Your weekly dates shouldn’t just be watching movies, eating out and going home.

      Talk deep.

      Talk about your feelings.

      Enter into each other’s worlds. Dive into each other’s dreams, hurts, desires, worries, hopes and burdens.

       When you open yourself up to your spouse or your child, there are more chances for the other person to open up to you.

Step #5: Be Simple

     Yesterday afternoon, I preached to 700 people in Hong Kong.

      I usually give my talks for 45 minutes. That’s been my trademark. But yesterday, I gave a solid two-hour talk. Vein-popping, heart-pounding, passion-driven talk – because I had a burden in my heart.

      Because I preached on Financial Literacy.

      I challenged them, “Raise your financial I.Q.!”

      I  scolded  them, “When you left the Philippines, you told your kids,  ‘Anak, two years of separation lang ‘to. After two years, Mommy will have  saved enough and will go home and we’ll be together again.’ But after two  years,  you  go  home and you haven’t saved. Because you repainted the house.  Because there’s a new TV set in the living room and a new gas range in the kitchen. Because the kids have new designer rubber shoes.

      I taught them how to live simply and ruthlessly save 20% of their income.

      Because unless they do this, they will be forever trapped in Hong Kong.

      Look at your life.

      Are you living simply?

      Are you saving 20% of your income?

Step #6: Be Financially Intelligent

     I also taught them where to invest.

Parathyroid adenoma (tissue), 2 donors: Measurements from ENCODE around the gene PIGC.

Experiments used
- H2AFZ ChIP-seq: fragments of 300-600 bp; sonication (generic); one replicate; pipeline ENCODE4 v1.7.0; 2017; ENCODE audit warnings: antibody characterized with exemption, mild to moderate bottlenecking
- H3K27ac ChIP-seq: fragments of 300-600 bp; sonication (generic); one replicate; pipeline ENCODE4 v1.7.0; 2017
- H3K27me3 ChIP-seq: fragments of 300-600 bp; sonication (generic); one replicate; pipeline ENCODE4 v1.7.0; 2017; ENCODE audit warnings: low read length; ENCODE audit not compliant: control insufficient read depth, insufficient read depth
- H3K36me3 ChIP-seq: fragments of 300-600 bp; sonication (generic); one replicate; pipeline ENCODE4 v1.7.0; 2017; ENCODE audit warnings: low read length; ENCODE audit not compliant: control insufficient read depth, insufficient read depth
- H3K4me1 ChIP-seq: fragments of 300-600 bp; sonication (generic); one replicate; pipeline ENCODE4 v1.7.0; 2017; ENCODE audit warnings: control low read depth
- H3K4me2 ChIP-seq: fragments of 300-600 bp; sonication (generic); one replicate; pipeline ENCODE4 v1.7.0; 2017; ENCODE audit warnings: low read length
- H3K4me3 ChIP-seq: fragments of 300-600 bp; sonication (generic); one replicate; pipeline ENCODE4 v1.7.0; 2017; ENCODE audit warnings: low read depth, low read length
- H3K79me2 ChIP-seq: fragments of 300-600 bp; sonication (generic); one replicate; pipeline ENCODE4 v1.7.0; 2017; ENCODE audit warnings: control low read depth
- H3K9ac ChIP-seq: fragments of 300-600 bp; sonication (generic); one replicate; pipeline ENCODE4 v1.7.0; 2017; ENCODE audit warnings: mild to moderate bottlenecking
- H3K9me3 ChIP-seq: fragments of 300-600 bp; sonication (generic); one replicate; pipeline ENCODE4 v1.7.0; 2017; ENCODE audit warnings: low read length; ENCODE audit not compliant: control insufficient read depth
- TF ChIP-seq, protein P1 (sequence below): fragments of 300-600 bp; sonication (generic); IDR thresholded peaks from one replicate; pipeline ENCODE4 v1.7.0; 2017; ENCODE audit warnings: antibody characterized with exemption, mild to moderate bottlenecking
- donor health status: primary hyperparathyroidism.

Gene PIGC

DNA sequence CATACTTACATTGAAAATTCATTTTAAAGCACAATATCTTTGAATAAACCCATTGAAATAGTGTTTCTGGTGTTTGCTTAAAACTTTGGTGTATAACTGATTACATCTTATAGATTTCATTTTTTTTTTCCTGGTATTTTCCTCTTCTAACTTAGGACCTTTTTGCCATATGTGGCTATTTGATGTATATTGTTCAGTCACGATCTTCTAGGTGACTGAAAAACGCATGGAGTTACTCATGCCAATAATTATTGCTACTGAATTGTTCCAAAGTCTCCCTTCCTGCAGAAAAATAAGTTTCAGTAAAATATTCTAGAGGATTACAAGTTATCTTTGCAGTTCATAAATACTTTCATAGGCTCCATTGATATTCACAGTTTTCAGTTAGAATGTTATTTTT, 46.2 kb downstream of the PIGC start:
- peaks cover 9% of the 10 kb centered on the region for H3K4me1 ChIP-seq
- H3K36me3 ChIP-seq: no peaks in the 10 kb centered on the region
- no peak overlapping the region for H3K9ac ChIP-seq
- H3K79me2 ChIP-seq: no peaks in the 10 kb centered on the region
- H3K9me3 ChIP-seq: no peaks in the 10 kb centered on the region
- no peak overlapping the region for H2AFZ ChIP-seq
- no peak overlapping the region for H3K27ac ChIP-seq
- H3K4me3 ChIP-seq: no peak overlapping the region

I told them, “It’s not enough to just save. You need to know where to put your money. Because savings accounts at 1% and time deposits at 5% won’t do. Inflation – which is at 7% – will simply eat them up.”

     So I taught them about mutual funds and other investment vehicles, including the ability to sell something and get into business.

     Here’s the truth: The more you know about money, the less time you need to make money. So the more time you have for your family.

     Actually, a time should come when you don’t need to make money. Instead, you let money make money. And that requires financial intelligence.

     Read. Attend seminars. Look for mentors.

     Go Home.

     After giving my talk, I took a deep breath and told my audience in Hong Kong, “When you follow these principles and have saved enough – please go home. Please go home to your children.”

     I made a lot of people cry that day.

     I’m telling you the same thing.

     Oh yes, you may be living with your family in one house, but it’s possible that your heart is so far away from your spouse and kids – and they are far away from you as well.

      You need to let your heart go home.
 
      Go home my friend.
      Your heart belongs there.

Israel’s War of Deceit, Lies and Propaganda

Israel’s War of Deceit, Lies and Propaganda

By Uri Avnery

January 12 “Gulf Times” — – -Nearly 70 years ago, in the course of the Second World War, a heinous crime was committed in the city of Leningrad. For more than a thousand days, a gang of extremists called “the Red Army” held the millions of the town’s inhabitants hostage and provoked retaliation from the German Wehrmacht from inside the population centres.

The Germans had no alternative but to bomb and shell the population and to impose a total blockade, which caused the death of hundreds of thousands.

Some time before that, a similar crime was committed in England. The Churchill gang hid among the population of London, misusing the millions of citizens as a human shield. The Germans were compelled to send their Luftwaffe and reluctantly reduce the city to ruins. They called it the Blitz.

This is the description that would now appear in the history books – if the Germans had won the war.

Absurd? No more than the daily descriptions in Israeli media, which are being repeated ad nauseam: the Hamas “terrorists” use the inhabitants of Gaza as “hostages” and exploit the women and children as “human shields”, they leave Israel no alternative but to carry out massive bombardments, in which, to Israel’s deep sorrow, thousands of women, children and unarmed men are killed and injured.